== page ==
Kawita, who was present at the fair, succinctly introduces her works as such: “In these videos I chose to objectify and turn myself into household working tools, to draw attention to the human cost behind the unseen, domestic labour performed by women.” Women, especially in Southeast Asia, are expected to perform very gendered roles within the home, which often go unseen and unappreciated, including domestic chores and being an emotional pillar of support – all while looking beautiful doing it.
The artist’s discomfort in the videos is explicit, as she subjects her body to violent gestures – including ingesting dust that she sucks through a hose and pounding her face into a giant mortar, in lieu of a pestle. Her repetitive motions are as mesmerising as they are horrifying, and the tension is only amplified by the videos’ chirpy pink interior decor – a polished prettiness that Kawita likens to “poisoned candy”.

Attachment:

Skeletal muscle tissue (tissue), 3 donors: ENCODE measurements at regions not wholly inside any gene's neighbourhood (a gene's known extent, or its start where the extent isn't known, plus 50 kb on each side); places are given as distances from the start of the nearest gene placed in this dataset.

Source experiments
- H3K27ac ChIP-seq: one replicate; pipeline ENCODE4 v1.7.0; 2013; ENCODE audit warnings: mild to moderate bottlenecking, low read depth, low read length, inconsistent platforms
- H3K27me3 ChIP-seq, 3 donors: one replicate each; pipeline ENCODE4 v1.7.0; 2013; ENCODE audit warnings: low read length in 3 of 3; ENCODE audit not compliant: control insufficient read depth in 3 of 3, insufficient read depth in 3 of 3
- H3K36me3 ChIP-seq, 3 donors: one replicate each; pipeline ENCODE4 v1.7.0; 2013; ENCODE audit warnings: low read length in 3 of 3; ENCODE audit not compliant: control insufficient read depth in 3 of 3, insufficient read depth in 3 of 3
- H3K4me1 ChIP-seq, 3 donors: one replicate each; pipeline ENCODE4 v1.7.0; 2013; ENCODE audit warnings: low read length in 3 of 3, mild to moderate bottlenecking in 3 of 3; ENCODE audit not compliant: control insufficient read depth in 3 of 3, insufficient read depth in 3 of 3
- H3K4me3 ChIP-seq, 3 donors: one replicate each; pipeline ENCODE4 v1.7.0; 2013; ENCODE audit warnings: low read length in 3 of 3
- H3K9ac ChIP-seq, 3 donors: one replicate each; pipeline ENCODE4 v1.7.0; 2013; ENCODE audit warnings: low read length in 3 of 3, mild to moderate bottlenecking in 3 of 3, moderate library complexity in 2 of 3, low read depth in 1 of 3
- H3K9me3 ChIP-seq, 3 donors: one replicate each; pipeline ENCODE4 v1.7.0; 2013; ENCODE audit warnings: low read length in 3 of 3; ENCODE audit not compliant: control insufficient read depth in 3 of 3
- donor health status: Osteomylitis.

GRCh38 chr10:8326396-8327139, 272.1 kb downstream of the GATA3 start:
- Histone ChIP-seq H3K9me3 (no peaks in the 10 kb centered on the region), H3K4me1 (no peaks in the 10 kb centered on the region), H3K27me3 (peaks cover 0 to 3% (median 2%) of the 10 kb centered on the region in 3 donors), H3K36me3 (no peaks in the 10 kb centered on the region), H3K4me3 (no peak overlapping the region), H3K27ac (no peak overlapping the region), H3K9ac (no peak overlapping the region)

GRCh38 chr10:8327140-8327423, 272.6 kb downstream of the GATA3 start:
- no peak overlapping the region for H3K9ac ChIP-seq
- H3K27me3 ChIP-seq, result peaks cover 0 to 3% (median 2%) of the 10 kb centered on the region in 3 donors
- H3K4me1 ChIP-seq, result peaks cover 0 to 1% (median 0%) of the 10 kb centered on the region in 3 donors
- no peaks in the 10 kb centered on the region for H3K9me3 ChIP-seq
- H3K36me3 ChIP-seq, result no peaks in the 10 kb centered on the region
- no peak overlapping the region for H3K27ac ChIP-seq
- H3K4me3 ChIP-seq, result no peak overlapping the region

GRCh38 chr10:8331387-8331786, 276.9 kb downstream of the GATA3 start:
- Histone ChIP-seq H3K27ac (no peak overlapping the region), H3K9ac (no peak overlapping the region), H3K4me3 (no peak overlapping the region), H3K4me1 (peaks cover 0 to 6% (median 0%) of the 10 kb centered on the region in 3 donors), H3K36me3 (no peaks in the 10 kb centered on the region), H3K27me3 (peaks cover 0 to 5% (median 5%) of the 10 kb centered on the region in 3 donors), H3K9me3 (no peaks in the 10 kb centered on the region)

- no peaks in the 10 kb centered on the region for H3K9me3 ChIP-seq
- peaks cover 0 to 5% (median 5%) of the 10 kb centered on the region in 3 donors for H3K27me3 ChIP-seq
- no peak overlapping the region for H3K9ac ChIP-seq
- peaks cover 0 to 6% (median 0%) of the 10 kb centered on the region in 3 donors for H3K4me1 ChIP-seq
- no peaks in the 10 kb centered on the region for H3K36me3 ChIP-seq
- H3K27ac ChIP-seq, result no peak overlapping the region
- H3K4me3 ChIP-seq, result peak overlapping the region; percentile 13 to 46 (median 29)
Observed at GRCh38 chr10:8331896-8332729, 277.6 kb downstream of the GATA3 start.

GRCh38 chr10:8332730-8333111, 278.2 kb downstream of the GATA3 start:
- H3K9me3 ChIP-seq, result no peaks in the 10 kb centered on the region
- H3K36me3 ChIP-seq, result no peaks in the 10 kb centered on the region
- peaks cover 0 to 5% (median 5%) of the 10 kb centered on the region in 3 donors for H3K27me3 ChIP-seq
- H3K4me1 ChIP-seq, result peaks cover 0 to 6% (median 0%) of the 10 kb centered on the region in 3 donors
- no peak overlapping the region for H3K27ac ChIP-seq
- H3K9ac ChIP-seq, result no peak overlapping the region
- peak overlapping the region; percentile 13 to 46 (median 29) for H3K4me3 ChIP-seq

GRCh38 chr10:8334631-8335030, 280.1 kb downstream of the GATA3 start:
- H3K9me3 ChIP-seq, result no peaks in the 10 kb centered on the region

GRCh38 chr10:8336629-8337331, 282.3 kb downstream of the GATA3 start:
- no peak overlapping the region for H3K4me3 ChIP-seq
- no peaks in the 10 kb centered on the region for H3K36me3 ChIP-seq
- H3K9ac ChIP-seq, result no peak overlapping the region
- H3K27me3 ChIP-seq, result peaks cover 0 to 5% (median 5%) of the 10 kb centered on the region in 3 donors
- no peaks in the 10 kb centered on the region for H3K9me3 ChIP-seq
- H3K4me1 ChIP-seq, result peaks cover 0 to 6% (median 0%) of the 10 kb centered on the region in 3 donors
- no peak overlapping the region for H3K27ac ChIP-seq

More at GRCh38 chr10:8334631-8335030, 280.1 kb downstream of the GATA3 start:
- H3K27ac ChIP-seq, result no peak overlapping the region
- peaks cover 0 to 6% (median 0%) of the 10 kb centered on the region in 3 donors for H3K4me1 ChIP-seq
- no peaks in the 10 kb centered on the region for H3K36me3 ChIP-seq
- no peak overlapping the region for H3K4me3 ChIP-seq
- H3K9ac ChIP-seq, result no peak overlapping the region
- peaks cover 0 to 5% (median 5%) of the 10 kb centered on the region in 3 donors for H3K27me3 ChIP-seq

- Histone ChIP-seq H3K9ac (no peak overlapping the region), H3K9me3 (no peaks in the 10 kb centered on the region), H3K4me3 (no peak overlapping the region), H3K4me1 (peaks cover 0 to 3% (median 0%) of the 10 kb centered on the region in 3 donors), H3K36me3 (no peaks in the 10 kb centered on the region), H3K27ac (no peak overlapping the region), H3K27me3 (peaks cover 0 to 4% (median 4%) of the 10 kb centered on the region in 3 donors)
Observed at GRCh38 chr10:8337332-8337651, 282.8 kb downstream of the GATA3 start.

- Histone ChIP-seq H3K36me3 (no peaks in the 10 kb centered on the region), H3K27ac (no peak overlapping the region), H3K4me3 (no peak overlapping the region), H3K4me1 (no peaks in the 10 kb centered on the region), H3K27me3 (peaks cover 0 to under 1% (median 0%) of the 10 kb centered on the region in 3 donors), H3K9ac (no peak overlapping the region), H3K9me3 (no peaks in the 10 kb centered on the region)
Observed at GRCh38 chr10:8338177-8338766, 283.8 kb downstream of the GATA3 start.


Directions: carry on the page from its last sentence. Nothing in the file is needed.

She highlights how domestic violence cases had increased during the COVID-19 lockdown, during which these works were made. Says the artist: “When I suck the dust into my body, everything is bright and clean again. But in fact, the violence, or polluted dust, is already inside my lungs, and the lungs of women.”
ISA Art Gallery | Booth B10
The centrepiece at ISA Art Gallery’s booth is a self-playing instrumental set of gongs and metallophones known as gamelan – a traditional musical ensemble native to Indonesia and deeply rooted in the country’s rich cultural heritage. The mallets strike the metal in slow automatic rhythms, and the soothing resonant tones root one to the earth, even momentarily amidst the chaos of the fair. Aptly titled Gamelatron, the work is artist Aaron Taylor Kuffner’s attempt to “to harmonize the tension between East and West, modernity, and antiquity”.
Check out also the works of Septian Harriyoga, renowned for his kinetic metal sculptures, and Ines Katamso, who utilises natural materials such as mineral rocks and banana fiber paper, and explores the delicate connection between culture and nature, examining the impact of cellular microbiological activity and bio-historical concepts upon belief and mythology.
Mizuma Gallery | Booth C3